(Henry Alford’s article appeared in the The New Yorker, 5/16; Photo: WFMJ.com.)
The actor and director hangs at the lounge of Studio 54, where he is performing in “The Minutes,” to discuss sixty years in the theatre, casting a young Laurie Metcalf and John Malkovich, and being an octogenarian object of desire.
Spend an hour talking with the actor and director Austin Pendleton in the lounge above Studio 54, and three slightly alarming things happen. First, the diminutive eighty-two-year-old, in the manner of a sleepy hedgehog, will gradually slouch down into the banquette, so that his head ends up where his shoulders once were. This will cause what Pendleton calls his “very excitable hair” to pouf up vertiginously. Finally, an extension cord under the table will somehow get wrapped around his ankles.
Pendleton is currently performing in a play at the theatre downstairs: Steppenwolf’s production of Tracy Letts’s dark comedy “The Minutes,” which is a parody of a Midwestern city-council meeting that descends into bloody political chaos. Pendleton plays a querulous council member named Mr. Oldfield. “It’s almost uncomfortable how readily I’m able to identify with this character,” he said, explaining that in real life he’s on the council of the Dramatists Guild. “Sometimes when I ask a question at a guild meeting it becomes clear that I haven’t followed anything that was said in the last half hour.”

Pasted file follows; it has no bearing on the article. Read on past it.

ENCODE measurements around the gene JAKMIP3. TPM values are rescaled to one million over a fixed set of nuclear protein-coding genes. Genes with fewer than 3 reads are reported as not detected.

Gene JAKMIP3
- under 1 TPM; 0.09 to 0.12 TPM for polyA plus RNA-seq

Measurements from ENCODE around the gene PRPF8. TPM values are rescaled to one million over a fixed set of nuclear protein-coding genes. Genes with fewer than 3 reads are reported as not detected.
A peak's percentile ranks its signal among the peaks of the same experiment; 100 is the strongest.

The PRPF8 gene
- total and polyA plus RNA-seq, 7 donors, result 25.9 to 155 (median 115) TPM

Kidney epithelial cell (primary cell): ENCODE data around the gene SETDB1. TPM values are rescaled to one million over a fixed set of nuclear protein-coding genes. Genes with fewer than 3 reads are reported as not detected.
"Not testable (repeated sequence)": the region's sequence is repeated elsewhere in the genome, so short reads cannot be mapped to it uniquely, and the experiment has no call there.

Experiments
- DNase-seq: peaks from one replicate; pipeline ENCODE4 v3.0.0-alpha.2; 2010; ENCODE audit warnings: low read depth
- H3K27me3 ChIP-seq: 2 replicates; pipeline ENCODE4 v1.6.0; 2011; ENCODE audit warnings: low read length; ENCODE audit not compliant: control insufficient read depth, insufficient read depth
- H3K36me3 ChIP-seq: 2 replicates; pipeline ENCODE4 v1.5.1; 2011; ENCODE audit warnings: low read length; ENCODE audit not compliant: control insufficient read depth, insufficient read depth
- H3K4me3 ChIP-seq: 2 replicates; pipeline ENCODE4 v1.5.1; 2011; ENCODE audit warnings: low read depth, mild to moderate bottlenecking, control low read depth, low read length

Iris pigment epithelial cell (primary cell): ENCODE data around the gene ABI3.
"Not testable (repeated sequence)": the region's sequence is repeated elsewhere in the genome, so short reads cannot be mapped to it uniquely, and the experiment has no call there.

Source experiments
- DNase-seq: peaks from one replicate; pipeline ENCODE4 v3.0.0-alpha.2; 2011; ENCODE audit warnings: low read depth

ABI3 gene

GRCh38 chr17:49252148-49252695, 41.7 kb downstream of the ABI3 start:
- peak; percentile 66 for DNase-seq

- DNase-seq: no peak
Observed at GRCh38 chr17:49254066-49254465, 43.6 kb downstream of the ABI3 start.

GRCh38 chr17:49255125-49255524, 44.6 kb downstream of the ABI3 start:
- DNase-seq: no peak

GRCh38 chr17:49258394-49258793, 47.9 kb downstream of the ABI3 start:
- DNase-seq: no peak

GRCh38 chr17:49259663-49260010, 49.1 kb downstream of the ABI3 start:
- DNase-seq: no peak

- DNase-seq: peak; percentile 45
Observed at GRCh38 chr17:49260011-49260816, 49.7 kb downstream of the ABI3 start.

Pendleton, best known for his supporting roles in movies—the nerdy musicologist Frederick Larrabee, in “What’s Up, Doc?”; Charles Durning’s shy sidekick, Max, in “The Muppet Movie”; Gurgle, in “Finding Nemo”—has worked with Steppenwolf for forty-three years. But it’s a relationship that almost didn’t happen. In 1979, when the fledgling Chicago-based troupe asked him to direct “Say Goodnight, Gracie,” he declined at first. He wasn’t a Broadway regular at the time (though he’d originated the role of Motel the tailor, in “Fiddler on the Roof” and would go on to direct Elizabeth Taylor in “The Little Foxes”), but his wife was pregnant, and he didn’t want to move. Also, the name bugged him: “Either they’d named themselves after a rock group, which is beyond pathetic,” he said, “or after a novel by my least favorite novelist.” But he ended up taking the gig and started auditioning the troupe—twelve relative unknowns. “For one role, I had to choose between Laurie Metcalf and Joan Allen,” he said. A second role went to a guy named John Malkovich.